Sweet Pumpkin Fritters

pumpkin fritter

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Squash and sweet potatoes are cornerstones of longevity diets in all blue zones areas, so I was pleasantly surprised to see pumpkins growing in the highlands of Sardinia. And the very first recipe we discovered there was this tasty confection called thippulas: soft and smooth on the inside and sweet and crisp on the outside. With its delicate flavor, saffron—more readily available and affordable in Sardinia than in the United States—is a wonderful addition to this dish. If your budget affords it, then we recommend including it in your fritters, but this recipe is perfectly delicious without it as well. Besides being a prized culinary spice around the world, saffron, recent research shows, is made up of chemical compounds that support respiratory, digestive, and heart health.

Note: While nothing is off limits for the Blue Zones way of life, deep-fried foods are not an every day or every week occurrence and are saved for celebratory occasions.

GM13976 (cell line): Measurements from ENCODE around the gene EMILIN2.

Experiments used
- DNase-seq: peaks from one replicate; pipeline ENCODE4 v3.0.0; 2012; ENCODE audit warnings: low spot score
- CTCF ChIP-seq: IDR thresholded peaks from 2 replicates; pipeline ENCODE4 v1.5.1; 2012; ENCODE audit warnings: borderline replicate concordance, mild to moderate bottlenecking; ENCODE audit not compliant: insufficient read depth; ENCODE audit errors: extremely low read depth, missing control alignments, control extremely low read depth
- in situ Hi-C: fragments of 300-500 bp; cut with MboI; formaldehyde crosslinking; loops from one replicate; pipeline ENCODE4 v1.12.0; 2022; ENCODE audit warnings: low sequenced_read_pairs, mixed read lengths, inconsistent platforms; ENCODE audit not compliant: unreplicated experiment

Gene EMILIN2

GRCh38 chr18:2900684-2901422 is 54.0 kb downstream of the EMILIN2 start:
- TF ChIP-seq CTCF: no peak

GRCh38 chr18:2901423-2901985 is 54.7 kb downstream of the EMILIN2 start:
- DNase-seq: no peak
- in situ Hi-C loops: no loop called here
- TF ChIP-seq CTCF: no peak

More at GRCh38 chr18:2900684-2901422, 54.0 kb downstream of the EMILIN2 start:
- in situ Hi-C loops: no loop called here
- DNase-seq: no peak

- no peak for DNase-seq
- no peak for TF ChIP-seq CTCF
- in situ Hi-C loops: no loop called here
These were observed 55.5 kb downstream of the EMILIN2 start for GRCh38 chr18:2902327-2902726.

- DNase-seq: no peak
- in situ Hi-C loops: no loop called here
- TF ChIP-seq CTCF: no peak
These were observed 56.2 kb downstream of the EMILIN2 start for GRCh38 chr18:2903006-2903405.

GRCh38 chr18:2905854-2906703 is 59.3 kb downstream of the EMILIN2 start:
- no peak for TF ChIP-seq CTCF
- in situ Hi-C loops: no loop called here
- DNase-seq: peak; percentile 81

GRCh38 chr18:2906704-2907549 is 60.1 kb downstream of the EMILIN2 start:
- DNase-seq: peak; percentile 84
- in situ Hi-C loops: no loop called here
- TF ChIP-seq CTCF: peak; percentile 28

Total Cook Time: 20 minutes | Makes 4 Servings

Source: The Blue Zones Kitchen

Ingredients

One 15-ounce can pumpkin puree*

Pinch of salt

1 cup flour (more if needed)

1 tablespoon baking powder

1 cup water

½ teaspoon saffron (optional)

Zest from ½ lemon

½ cup applesauce

Olive or vegetable oil, for frying

¼ cup confectioners’ sugar

Directions

  1. In a medium bowl mix together all ingredients, except oil and sugar, to make the dough.
  2. In a large skillet, heat 1 inch of oil to 350 degrees. If you don’t have a candy thermometer, dip the handle of a wooden spoon into the oil. If the oil bubbles around the handle, it’s ready for frying.
  3. Spoon tablespoons of dough into hot oil to make fritters, making sure to leave space between them, and cook them in batches.
  4. Fry both sides for 2-3 minutes or until golden, and then transfer to a paper towel-lined plate.
  5. Roll lightly in sugar and serve warm.

*The flesh of a Sardinian pumpkin differs from the jack-o-lantern pumpkins in America, which are too fibrous and watery. That’s why we’ve subbed in canned pumpkin puree. But you can also substitute pureed acorn or butternut squash.

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